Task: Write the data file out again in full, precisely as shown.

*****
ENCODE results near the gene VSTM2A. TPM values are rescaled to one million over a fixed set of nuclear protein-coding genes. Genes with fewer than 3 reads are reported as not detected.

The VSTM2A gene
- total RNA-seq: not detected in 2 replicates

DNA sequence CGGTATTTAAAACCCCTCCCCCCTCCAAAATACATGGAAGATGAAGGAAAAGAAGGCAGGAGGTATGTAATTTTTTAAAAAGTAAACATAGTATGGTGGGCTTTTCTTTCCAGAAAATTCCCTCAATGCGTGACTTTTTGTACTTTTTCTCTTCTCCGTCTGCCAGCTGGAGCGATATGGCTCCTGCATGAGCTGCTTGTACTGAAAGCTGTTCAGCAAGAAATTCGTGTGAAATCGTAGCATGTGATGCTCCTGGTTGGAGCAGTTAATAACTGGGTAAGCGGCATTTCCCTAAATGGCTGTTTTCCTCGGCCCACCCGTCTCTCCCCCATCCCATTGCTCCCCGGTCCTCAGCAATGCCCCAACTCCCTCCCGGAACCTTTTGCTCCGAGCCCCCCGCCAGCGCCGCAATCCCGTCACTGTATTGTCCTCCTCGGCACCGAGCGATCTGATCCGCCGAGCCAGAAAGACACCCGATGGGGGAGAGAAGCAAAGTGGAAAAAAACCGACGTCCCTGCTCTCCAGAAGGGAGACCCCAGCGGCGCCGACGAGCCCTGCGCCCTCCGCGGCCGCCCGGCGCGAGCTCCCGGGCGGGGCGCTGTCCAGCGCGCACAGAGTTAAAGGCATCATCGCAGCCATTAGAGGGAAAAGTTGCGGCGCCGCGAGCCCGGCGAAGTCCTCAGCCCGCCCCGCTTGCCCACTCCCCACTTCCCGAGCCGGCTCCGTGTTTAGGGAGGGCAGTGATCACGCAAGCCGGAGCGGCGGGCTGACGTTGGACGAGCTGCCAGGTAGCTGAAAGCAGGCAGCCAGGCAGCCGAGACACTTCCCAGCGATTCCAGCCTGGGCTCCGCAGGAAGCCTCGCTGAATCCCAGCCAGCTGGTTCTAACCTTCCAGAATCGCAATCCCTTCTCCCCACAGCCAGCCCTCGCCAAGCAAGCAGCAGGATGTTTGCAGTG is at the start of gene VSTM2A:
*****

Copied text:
ENCODE results near the gene VSTM2A. TPM values are rescaled to one million over a fixed set of nuclear protein-coding genes. Genes with fewer than 3 reads are reported as not detected.

The VSTM2A gene
- total RNA-seq: not detected in 2 replicates

DNA sequence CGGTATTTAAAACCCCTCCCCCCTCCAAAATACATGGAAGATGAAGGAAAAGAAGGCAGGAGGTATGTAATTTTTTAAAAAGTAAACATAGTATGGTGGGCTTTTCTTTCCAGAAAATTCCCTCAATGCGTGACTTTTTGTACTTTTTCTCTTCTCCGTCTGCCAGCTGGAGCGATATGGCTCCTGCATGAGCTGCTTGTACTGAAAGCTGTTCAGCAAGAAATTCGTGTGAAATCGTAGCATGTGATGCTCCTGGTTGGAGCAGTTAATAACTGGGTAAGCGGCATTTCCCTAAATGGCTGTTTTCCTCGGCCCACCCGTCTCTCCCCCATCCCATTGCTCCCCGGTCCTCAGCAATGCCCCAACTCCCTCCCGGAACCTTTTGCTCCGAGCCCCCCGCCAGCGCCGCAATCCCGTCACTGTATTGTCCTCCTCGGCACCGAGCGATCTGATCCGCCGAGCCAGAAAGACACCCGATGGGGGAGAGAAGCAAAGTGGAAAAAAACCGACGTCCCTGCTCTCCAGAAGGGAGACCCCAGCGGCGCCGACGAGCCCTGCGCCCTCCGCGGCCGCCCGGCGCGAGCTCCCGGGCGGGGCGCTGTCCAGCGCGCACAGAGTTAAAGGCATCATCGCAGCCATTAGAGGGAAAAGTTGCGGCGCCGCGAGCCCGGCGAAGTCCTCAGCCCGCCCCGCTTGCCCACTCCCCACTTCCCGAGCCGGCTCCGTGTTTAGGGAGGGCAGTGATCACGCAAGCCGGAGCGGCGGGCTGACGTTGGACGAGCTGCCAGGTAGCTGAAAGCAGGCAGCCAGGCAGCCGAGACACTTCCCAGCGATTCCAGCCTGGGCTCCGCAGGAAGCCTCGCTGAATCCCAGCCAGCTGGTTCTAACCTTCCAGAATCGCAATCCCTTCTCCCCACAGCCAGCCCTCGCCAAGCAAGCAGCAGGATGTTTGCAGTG is at the start of gene VSTM2A: